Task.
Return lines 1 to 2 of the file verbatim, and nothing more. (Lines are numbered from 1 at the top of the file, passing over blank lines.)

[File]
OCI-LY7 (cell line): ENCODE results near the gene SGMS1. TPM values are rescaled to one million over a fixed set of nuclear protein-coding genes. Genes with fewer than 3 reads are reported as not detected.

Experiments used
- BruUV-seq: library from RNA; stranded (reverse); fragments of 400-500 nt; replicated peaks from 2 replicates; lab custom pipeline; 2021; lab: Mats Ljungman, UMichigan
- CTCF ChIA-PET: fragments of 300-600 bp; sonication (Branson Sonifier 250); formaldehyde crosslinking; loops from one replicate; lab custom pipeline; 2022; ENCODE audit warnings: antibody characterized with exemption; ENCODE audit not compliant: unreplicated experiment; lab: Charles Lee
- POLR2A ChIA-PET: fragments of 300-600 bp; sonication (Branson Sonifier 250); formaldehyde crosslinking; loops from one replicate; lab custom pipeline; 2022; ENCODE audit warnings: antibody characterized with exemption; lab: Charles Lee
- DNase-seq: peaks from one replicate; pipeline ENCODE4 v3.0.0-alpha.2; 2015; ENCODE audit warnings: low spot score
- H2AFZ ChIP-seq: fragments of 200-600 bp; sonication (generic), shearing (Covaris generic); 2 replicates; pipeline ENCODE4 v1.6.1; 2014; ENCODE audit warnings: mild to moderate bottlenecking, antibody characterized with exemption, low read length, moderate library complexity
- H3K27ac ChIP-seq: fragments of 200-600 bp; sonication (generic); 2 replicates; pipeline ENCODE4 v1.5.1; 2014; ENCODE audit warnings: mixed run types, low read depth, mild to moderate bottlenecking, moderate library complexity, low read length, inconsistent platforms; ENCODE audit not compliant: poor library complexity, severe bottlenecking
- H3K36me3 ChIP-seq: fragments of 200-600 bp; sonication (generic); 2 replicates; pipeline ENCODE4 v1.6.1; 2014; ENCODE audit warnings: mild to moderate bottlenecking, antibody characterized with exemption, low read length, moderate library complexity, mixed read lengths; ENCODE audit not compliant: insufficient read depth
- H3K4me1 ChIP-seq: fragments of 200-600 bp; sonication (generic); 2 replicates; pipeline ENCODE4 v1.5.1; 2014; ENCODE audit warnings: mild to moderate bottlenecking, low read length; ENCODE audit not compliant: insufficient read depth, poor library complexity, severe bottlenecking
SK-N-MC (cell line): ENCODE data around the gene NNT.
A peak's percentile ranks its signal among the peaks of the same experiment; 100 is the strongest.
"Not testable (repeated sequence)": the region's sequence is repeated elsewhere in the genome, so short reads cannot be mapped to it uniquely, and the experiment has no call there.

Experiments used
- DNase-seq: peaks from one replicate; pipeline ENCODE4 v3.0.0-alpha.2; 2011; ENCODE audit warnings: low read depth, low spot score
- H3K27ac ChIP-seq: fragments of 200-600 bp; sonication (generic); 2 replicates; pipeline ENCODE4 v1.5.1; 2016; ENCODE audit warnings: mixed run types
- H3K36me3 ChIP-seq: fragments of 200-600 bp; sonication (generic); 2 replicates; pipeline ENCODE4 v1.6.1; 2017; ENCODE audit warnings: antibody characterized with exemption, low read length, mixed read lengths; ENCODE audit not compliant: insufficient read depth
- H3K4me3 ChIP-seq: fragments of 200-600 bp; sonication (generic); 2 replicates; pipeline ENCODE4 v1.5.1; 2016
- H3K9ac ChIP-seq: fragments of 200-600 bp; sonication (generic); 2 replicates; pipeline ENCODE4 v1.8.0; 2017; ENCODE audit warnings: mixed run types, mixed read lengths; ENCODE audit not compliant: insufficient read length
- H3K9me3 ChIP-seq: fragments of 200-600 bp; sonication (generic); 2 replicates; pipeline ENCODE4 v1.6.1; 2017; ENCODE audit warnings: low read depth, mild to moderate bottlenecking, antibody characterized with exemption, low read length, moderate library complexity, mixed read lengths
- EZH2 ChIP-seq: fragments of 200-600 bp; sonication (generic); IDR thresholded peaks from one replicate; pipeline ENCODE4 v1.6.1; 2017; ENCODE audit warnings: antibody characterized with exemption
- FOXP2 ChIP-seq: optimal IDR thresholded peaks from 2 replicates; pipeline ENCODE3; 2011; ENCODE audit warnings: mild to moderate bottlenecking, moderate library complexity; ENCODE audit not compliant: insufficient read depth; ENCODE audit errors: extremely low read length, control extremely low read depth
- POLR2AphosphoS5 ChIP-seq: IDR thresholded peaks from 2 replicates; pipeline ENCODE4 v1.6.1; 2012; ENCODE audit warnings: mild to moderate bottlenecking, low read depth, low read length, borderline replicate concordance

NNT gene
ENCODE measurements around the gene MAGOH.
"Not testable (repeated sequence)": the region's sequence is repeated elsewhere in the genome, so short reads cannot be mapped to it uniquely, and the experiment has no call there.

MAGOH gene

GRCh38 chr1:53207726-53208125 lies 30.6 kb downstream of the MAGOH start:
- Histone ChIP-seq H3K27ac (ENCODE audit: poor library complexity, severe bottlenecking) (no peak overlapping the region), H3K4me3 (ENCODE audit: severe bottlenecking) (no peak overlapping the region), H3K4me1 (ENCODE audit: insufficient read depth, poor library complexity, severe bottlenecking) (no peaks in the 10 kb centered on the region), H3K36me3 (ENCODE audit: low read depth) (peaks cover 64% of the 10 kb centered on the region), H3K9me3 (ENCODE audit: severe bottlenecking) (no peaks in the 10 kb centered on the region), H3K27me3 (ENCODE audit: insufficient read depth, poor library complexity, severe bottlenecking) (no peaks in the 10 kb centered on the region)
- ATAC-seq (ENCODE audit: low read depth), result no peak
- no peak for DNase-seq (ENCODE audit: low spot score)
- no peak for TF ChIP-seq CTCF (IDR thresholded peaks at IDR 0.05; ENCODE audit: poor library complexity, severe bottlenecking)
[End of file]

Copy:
OCI-LY7 (cell line): ENCODE results near the gene SGMS1. TPM values are rescaled to one million over a fixed set of nuclear protein-coding genes. Genes with fewer than 3 reads are reported as not detected.

Experiments used